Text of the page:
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Review Article Open Access
In people with diabetes mellitus (DM), fungal infection is believed to occur more frequently. Toenail onychomycosis (TOM), a common type of fungal infection is asymptomatic in most cases. In order to study the incidence and prevalence of previously undiagnosed TOM in a population of subjects with DM attending for routine annual foot screening, nail plate and sub-ungual tissue samples were collected for microbiological analysis. Examining clinicians also made a graded visual diagnosis of onychomycosis at the same visit. Various blood samples markers of diabetes and its associated complications were also reviewed. 88 consecutive subjects with diabetes [mean age 78.4 (± SD 10.2) and duration 7.9 (± SD 8.1) years] were recruited to the study, and 29.5% had a positive (laboratory) diagnosis of TOM. There was no correlation with the incidence of TOM and duration of diabetes, other demographic data, or various biochemical parameters, but there was a trend for association of TOM to reduced sensation in healthy people with diabetes. Clinician were making more accurate (82%) diagnosis of TOM than that of healthy nail plate (53.8%) when compared with microbiological studies. As TOM is very common and the benefit of its treatment has not been confirmed, the value of routine laboratory screening for TOM as part of annual assessment of diabetes is not established. Our study shows that TOM is very common so further studies are needed to see if screening and treatment of TOM will prevent future secondary foot and leg infection in people with diabetes.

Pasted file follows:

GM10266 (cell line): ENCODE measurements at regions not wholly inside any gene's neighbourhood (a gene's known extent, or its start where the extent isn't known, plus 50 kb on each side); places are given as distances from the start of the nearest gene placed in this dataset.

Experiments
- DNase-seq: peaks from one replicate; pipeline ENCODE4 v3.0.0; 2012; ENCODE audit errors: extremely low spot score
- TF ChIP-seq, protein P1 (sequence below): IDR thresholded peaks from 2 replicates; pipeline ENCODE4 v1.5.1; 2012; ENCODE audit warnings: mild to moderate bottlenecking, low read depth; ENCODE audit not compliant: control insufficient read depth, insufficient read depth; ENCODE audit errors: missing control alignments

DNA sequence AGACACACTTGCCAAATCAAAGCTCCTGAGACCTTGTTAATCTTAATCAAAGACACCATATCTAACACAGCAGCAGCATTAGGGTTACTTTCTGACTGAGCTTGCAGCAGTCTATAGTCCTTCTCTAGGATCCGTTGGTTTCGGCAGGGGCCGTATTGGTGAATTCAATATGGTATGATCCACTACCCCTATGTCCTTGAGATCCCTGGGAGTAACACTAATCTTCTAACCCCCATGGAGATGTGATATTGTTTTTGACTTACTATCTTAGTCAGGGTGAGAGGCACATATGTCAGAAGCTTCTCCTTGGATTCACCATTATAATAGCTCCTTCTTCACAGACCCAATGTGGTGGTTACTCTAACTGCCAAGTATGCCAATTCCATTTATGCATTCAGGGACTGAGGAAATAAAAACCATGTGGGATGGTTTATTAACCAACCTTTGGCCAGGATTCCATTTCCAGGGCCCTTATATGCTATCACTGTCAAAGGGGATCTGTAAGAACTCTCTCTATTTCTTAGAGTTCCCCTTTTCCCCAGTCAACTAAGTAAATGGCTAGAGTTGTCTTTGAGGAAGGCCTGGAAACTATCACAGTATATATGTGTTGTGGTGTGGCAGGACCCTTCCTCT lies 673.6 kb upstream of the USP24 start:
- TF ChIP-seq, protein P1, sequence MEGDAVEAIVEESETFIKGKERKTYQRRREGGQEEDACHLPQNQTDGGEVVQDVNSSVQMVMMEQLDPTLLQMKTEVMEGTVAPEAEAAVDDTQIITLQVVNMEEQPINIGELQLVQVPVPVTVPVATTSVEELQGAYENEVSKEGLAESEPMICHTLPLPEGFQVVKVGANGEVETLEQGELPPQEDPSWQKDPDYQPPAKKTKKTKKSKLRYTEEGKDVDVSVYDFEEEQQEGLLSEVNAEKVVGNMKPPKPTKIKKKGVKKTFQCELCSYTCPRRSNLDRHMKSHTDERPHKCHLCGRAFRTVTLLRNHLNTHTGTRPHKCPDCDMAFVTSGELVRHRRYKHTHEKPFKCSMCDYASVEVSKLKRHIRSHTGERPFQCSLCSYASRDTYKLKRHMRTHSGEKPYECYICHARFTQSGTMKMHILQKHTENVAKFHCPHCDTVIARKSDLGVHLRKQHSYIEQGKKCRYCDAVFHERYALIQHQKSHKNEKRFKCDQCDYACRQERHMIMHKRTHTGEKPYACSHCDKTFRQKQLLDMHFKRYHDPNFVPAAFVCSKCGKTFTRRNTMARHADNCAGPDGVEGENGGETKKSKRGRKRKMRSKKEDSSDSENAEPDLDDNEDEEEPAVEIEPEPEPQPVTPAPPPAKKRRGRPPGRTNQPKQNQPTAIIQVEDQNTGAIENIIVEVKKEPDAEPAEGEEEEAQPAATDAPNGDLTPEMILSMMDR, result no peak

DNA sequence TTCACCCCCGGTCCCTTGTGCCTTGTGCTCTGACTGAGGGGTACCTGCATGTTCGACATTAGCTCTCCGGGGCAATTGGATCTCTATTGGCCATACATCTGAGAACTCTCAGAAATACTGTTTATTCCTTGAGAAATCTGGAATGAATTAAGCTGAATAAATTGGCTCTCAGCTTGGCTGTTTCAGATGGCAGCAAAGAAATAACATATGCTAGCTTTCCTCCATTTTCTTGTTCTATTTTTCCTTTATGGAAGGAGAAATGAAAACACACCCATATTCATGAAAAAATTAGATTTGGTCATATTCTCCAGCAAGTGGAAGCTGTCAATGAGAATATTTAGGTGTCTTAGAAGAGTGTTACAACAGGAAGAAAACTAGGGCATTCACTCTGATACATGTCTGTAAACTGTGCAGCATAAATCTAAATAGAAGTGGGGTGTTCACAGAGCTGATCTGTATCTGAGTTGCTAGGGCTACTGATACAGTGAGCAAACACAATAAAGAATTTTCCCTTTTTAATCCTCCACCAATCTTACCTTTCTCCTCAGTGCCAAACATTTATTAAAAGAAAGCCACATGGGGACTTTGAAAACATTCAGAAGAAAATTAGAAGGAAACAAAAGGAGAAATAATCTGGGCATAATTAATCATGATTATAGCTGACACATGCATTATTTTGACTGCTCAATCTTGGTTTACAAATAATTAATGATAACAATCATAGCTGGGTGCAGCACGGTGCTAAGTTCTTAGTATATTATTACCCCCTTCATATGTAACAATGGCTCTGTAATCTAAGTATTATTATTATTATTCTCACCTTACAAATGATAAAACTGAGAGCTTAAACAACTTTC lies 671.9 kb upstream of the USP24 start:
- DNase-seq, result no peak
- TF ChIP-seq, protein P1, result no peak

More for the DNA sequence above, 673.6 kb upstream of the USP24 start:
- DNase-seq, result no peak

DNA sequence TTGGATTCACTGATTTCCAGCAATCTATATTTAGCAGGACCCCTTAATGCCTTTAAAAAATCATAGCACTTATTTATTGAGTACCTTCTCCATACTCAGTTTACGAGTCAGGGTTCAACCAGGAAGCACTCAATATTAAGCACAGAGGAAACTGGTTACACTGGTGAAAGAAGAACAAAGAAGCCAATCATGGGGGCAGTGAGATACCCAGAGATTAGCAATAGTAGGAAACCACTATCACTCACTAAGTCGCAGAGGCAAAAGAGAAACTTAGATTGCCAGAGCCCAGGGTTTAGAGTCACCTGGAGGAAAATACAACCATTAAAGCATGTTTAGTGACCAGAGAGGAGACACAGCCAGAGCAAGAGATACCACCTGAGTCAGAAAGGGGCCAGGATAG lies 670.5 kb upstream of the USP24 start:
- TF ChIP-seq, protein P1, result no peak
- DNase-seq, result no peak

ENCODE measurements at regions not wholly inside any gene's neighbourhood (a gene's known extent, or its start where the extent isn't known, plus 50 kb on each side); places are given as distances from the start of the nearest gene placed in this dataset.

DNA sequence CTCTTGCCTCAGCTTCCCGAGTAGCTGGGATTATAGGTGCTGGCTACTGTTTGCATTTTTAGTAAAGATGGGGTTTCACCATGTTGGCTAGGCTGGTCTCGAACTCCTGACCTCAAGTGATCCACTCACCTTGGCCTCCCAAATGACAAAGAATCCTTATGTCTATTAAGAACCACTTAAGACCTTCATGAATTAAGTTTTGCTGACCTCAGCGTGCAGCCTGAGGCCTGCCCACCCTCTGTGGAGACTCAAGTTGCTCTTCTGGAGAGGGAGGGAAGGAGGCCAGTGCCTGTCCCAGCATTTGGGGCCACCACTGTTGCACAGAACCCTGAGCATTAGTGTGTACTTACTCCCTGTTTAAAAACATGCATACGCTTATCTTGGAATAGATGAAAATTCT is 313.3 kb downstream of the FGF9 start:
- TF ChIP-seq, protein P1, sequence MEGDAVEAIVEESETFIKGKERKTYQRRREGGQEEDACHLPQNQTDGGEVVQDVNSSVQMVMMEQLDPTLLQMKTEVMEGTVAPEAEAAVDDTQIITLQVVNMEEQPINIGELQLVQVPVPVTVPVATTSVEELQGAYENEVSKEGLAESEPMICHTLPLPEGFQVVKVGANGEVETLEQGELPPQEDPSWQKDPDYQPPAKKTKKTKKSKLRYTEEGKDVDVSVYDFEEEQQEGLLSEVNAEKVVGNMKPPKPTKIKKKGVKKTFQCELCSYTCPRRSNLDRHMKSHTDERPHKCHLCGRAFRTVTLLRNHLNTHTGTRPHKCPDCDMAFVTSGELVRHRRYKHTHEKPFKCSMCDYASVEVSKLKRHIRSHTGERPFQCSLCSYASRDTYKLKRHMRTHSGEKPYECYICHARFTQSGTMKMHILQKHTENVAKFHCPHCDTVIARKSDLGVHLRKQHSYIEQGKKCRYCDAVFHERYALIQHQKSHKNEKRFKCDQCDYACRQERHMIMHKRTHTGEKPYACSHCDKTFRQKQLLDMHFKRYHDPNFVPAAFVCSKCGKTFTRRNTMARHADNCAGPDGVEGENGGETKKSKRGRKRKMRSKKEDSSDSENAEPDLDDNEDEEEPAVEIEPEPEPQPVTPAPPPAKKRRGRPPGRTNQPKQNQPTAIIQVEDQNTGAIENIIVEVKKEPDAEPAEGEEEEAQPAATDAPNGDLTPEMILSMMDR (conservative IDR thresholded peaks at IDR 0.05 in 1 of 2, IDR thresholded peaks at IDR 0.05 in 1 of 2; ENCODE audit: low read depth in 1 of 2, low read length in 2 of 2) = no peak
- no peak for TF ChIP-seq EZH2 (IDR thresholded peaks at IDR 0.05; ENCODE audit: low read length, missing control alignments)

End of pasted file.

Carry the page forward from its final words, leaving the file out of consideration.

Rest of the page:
Toe, Onychomycosis, Diabetic foot, Fungal infection, Diabetes Mellitus, Onychomycosis